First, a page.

Posted by Squiggles on August 2, 2005, at 6:27:31

In reply to second opinion, posted by cockeyed on August 1, 2005, at 23:33:58

Trying to medicate your depression with
alcohol is much riskier than accepting
your doctor's opinion. Alcohol can only
exacerbate the depression and maybe even
make you unaware of the swings you fall
into in bipolar illness.

It may be safer to work with your doctor
on getting the right dose or kind of
medication to get you stable. They
all read the same books after all and
in serious mental disorders, the facts
are shared pretty well all around the
medical community.

Squiggles

 

Re: second opinion med_empowered

Posted by partlycloudy on August 2, 2005, at 10:45:56

In reply to Re: second opinion, posted by med_empowered on August 2, 2005, at 3:15:06

Great post but hard to read!! Who-ee, please consider those of us who are slightly dyslexic! I'm going to copy and paste your post and put in a few paragraphs so I can appreciate it better :-)

I'm bipolar II and at this point I *never* trust my Good Moods as they swiftly become agitation and irrational thinking. Like this morning I was at the gym and I felt pretty good - well, proud of myself for working out, frankly, as I am a darn good couch potato. Then I start looking around the room and think: Hmm... that sign should be printed, not hand written; and that other one looks tacky put up with tape, it should be laminated and neat. Stupid stuff like that. I ended up fairly certain I could manage the whole place so much better than anyone else could, LOL.

By the time I got done with grocery shopping I was yelling at my husband to Let Me Put the G*dam Groceries Away (so they'd be in the "right" places, of course). I really, really don't like this, and it feels so utterly beyond my control.

 

Re: second opinion cockeyed

Posted by Nickengland on August 2, 2005, at 13:48:41

In reply to second opinion, posted by cockeyed on August 1, 2005, at 23:33:58

Best thing I would suggest is coming to terms that Vodka is a depressant drug in itself....Although obviously it provides short-term relief to problems, longterm its not going to help the medication work, its probably going to increase the side effects and possibly make the whole condition worse...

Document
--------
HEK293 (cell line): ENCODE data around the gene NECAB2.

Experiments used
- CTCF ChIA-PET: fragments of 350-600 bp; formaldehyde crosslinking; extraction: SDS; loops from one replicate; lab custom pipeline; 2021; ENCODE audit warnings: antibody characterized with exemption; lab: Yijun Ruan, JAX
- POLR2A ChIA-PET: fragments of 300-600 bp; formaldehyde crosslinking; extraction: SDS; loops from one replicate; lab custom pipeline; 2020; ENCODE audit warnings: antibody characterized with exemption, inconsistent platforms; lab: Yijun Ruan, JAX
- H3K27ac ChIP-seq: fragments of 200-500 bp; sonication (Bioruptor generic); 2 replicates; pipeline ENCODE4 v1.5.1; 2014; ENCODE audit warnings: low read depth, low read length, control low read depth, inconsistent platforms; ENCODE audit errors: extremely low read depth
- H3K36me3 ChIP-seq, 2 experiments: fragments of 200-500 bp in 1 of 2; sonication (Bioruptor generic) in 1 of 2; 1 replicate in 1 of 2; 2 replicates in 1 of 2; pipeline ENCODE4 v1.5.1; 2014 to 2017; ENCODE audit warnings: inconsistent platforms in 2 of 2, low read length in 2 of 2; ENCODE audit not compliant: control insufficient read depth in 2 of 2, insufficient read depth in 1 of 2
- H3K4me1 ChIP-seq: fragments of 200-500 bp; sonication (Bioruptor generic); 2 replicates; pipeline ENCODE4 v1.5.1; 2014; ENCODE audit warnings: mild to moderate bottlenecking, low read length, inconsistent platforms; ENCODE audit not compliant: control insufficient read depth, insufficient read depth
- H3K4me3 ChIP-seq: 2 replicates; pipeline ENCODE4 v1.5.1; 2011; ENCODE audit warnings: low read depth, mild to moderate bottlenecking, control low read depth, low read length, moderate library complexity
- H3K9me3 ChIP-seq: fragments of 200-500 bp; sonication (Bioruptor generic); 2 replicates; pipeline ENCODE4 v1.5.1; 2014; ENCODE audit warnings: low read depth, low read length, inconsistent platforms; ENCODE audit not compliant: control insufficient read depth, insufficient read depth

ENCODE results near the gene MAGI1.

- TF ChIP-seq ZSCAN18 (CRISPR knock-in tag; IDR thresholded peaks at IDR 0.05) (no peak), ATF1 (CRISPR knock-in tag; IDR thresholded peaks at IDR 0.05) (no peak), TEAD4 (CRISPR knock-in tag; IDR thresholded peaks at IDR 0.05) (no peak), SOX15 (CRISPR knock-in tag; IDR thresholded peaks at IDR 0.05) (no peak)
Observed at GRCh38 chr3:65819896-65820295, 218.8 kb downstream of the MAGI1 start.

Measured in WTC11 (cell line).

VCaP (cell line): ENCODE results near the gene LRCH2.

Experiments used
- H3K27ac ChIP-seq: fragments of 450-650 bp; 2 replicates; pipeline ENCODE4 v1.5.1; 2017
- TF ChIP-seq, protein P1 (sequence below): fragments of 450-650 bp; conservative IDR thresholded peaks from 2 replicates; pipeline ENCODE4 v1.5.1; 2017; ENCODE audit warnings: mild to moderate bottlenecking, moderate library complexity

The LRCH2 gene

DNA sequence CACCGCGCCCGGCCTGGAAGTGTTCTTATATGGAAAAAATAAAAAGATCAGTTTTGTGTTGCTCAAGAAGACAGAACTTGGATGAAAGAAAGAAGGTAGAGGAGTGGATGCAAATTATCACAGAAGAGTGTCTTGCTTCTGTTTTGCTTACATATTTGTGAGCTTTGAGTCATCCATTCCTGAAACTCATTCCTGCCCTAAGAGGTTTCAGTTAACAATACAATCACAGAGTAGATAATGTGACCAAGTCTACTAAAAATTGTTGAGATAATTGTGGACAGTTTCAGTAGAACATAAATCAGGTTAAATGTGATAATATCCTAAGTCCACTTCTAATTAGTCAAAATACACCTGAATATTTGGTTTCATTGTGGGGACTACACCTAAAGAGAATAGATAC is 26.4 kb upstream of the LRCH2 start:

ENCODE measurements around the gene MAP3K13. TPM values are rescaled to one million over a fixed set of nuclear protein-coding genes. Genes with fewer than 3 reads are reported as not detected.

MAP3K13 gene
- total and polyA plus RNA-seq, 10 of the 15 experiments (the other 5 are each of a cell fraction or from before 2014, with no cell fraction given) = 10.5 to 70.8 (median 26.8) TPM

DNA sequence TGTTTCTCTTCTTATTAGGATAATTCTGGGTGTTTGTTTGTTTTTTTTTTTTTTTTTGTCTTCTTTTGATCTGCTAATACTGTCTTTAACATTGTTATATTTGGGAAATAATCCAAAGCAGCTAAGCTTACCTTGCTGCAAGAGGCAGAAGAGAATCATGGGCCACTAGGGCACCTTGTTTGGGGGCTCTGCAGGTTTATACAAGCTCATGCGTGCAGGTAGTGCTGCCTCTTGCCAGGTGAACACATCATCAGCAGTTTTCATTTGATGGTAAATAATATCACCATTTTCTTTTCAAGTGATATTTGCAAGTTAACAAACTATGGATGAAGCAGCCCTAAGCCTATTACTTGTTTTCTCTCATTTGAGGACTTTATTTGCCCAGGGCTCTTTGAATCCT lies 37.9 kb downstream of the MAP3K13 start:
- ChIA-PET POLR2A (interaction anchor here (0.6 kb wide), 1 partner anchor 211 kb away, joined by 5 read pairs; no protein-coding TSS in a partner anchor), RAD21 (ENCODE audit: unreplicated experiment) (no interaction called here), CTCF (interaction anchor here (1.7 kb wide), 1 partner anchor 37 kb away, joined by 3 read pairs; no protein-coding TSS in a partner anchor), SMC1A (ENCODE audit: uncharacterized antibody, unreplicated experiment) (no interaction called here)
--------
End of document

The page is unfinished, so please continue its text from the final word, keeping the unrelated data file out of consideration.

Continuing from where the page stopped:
>So, any drug solutions.

The best start if your bipolar would be beginning with a mood stabiliser. Be it lithium or anticonvulsant.

As for the "latest drugs" The general feeling within psychiatry is that these are the best ones to try first or first-line.

Lithium - (gold standard)

Sodium Valproate (depakote)

Carbamazepine (Tegretol)

They are considered the main 'big 3' Ironically they're the oldest of the 'latest' but still the best place to start (and hopefully finish)

Afterwards you have..

Oxcarbazepine (Trileptal)

Lamotrigine (lamictal)

Topiramate (Topamax)

Plenty to choose from and even after that you have antipsychotics. (I have little knowledge of those) but i've tried all the above.

Sounds a wise idea getting a second opinion - If your bipolar the last thing you want to be taking sometimes is an anti depressant. (i noticed your on prozac) this could be why your going up and down all the time. Plus I know for sure how bad those depression are....and so I came to the conclusion, 'what goes up'...must eventually 'come back down' - i.e depression.

I'm not sure what tranxene is?...but I'm pretty sure prozac and neurontin isn't going to do anything for bipolar...prozac could well be making it worse.

 

Re: second opinion med_empowered

Posted by Nickengland on August 2, 2005, at 13:57:44

In reply to Re: second opinion, posted by med_empowered on August 2, 2005, at 3:15:06

Great description!.....you forgot Topamax though..lol

I know it hasn't got the 'best' reputation but I can definately speak good words of Topamax...as for feeling stupid on it, as that seems to be the worst complaint - I can actually think clearer. I can honestly say I've had far, far worse side effects on carbamazepine, valproate, lithium and lamotrigine.

Only one I say for myself that ranks well with topamax is trileptal in terms of effectiveness and side effects.

I guess its the same old story though that truely everyone reacts so differently to different medication even though there is still a general side effect profile.

Kind regards

Nick